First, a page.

Human experience and human action center in and derive from human subjectivity. Our preoccupation with objectivity results displaces identity from inner living to external. Life-changing psychotherapy requires centered awareness and self-direction. Three therapeutic elements are prime: Full presence, major commitment, and exploring client's self-and-world constructs.
*Sessions may be edited for content and to preserve confidentiality*
James Bugental, PhD, was one of the predominant theorists and advocates of the Existential-Humanistic Therapy movement. He received his Ph.D. from Ohio State University in 1948, was named a Fellow of the American Psychological Association in 1955, and was the first recipient of the APA's Division of Humanistic Psychology's Rollo May Award. James devoted himself to teaching and writing; he was also an Emeritus Professor, Saybrook Institute, and an Emeritus Clinical Lecturer (formerly Associate Clinical Professor), Department of Psychiatry, Stanford University Medical School. In 1987, he was the recipient of the first annual Rollo May Award of the Mentor Society "for contributions to the literary pursuit," and in 1986, he received a certificate "in recognition of the distinguished contribution to the discipline of Clinical Psychology" from the Division of Clinical Psychology, American Psychological Association. He was a past president of the Association for Humanisitic Psychology and served on the editorial boards of eight professional journals. Bugental has written 150 articles, reviews, comments, and chapters in books edited by others.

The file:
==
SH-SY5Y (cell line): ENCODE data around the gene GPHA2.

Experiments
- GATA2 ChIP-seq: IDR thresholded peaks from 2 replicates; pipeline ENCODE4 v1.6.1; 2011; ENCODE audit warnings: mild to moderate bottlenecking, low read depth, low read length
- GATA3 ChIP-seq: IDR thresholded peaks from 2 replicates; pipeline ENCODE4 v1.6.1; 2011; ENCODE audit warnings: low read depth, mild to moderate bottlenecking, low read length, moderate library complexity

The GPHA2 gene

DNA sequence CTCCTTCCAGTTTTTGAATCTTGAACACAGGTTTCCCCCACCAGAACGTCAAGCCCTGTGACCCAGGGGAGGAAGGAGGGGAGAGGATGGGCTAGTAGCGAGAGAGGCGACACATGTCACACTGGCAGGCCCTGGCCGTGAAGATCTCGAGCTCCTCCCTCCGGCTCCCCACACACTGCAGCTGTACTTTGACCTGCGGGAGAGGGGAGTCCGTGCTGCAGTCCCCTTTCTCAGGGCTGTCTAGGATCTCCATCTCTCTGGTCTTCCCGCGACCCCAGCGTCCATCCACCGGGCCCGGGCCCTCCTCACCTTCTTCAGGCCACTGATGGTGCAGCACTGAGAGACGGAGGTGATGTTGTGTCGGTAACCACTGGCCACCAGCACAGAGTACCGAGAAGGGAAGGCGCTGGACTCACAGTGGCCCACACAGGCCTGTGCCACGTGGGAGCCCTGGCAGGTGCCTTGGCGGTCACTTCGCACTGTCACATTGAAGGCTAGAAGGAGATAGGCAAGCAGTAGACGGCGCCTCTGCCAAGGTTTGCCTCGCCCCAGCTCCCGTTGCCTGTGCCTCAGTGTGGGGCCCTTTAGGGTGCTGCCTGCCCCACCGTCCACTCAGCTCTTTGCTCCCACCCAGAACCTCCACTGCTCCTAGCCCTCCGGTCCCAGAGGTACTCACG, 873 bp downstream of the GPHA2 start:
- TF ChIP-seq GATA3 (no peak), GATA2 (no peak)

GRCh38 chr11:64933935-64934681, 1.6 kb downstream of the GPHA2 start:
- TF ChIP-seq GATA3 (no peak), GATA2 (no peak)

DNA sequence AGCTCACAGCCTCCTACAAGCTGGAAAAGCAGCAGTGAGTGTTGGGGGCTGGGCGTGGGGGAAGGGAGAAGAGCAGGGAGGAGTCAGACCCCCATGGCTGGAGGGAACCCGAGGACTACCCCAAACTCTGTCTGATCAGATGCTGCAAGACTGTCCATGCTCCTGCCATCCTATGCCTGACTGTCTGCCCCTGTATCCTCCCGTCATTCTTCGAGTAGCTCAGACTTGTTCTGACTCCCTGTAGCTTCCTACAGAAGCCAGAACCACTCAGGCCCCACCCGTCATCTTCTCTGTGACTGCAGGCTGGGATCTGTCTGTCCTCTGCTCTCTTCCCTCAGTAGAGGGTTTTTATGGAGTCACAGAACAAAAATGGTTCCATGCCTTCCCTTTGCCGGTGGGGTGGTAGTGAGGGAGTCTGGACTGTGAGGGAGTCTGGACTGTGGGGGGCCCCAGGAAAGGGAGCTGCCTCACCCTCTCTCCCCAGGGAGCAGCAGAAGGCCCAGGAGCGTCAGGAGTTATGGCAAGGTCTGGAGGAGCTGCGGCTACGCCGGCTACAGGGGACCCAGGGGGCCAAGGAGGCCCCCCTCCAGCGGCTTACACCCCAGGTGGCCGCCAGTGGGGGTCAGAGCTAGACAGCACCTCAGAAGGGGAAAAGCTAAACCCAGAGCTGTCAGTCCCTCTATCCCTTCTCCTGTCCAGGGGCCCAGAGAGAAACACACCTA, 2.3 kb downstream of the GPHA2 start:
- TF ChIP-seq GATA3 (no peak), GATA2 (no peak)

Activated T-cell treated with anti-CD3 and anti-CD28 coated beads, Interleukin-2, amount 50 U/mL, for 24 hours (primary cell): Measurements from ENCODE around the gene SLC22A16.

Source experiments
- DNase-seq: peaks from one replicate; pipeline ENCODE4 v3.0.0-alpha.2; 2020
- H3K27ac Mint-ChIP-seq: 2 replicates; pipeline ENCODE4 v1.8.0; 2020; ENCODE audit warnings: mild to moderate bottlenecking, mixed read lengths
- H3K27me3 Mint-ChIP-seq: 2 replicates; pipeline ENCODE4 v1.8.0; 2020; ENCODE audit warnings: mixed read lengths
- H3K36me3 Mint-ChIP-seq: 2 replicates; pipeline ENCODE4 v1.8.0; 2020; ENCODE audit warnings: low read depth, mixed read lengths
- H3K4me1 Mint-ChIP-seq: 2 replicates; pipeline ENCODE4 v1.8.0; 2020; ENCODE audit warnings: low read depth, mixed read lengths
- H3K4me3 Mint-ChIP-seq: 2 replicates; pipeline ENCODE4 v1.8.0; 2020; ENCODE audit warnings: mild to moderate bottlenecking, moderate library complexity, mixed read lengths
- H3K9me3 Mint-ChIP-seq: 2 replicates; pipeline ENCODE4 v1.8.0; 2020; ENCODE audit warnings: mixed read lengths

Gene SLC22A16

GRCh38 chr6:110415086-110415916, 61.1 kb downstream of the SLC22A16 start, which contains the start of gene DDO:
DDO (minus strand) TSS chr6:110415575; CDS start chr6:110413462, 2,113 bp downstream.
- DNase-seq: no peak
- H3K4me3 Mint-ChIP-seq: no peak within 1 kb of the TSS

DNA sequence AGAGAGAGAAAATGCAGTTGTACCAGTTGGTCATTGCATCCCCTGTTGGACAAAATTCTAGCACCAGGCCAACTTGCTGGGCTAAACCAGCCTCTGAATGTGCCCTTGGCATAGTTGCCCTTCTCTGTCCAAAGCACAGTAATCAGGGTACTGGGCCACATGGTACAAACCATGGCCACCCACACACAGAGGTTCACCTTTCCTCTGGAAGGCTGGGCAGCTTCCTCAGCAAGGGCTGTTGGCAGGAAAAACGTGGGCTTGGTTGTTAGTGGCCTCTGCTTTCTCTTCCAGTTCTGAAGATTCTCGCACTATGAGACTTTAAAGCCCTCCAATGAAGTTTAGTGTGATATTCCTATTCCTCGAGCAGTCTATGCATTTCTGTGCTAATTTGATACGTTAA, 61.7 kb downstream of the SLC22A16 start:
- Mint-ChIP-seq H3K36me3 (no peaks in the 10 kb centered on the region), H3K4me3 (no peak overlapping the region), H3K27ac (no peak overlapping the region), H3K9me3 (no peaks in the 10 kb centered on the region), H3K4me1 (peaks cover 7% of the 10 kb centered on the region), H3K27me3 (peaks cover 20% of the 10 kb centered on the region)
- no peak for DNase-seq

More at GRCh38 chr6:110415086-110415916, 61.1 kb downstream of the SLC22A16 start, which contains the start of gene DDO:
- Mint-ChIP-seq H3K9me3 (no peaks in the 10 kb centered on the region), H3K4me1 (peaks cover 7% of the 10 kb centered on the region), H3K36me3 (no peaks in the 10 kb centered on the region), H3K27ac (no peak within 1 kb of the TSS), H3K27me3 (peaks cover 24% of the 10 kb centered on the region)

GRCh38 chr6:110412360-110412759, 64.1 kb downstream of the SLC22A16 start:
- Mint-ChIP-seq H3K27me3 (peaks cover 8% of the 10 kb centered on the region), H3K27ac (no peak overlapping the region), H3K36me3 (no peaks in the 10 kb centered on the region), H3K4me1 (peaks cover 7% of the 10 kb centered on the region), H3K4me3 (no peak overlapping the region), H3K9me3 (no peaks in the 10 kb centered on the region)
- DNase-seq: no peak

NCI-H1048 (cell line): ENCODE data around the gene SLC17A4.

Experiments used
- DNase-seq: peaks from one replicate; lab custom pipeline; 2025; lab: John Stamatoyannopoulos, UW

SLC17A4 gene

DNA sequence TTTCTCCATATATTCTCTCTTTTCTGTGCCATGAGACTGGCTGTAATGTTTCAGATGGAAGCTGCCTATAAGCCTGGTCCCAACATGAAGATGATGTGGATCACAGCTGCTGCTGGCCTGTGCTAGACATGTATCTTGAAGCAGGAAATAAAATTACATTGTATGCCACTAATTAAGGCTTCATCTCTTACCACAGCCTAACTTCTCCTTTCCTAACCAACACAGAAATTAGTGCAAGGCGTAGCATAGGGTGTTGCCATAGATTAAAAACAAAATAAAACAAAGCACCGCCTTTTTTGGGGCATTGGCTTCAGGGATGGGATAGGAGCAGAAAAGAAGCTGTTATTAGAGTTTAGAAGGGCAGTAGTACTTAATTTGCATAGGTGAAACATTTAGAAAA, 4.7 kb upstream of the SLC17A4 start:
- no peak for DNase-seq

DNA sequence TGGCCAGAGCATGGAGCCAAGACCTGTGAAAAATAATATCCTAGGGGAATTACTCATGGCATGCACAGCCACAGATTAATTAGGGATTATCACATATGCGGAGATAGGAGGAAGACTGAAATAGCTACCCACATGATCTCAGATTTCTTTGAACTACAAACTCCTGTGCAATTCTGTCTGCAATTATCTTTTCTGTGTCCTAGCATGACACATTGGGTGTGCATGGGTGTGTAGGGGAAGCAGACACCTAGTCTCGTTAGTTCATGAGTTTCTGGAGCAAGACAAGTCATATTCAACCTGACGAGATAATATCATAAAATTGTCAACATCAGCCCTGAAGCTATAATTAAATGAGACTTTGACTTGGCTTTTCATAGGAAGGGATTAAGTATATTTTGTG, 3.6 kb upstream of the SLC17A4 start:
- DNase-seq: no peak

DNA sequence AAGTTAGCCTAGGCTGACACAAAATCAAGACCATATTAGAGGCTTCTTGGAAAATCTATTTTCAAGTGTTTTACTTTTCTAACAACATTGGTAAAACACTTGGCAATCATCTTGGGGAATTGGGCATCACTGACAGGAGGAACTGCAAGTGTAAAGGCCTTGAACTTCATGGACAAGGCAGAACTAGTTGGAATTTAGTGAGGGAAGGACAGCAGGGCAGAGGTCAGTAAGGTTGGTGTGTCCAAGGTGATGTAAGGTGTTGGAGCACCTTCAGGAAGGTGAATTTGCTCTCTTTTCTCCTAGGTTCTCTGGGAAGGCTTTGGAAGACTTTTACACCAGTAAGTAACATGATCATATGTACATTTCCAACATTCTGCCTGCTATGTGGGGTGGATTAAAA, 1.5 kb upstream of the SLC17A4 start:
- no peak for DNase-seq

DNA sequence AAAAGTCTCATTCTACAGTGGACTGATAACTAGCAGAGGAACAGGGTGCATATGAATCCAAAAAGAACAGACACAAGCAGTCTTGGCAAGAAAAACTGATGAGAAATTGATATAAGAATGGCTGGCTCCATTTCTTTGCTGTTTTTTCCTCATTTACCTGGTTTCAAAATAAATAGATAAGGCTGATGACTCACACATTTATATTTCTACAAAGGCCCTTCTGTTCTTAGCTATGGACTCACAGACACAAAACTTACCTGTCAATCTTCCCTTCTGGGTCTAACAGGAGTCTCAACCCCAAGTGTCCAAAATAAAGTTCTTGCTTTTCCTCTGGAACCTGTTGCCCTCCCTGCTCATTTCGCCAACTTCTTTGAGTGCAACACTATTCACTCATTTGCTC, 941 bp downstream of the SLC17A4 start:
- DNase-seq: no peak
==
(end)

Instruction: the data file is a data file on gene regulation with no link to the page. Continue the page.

Erving Polster, Ph.D in clinical psychology, is the Director of The Gestalt Institute of San Diego, and the author of several important books, including Gestalt Therapy Integrated, Every Person's Life is Worth a Novel, and From the Radical Center: The Heart of Gestalt Therapy, as well as dozens of articles and chapters. Erving has authored 6 books. In his current writings, he offers perspectives and designs for a communal application of psychotherapy principles. He also describes and celebrates a powerful contemporary momentum for people-at-large to join together in the search for personal and social enlightenment.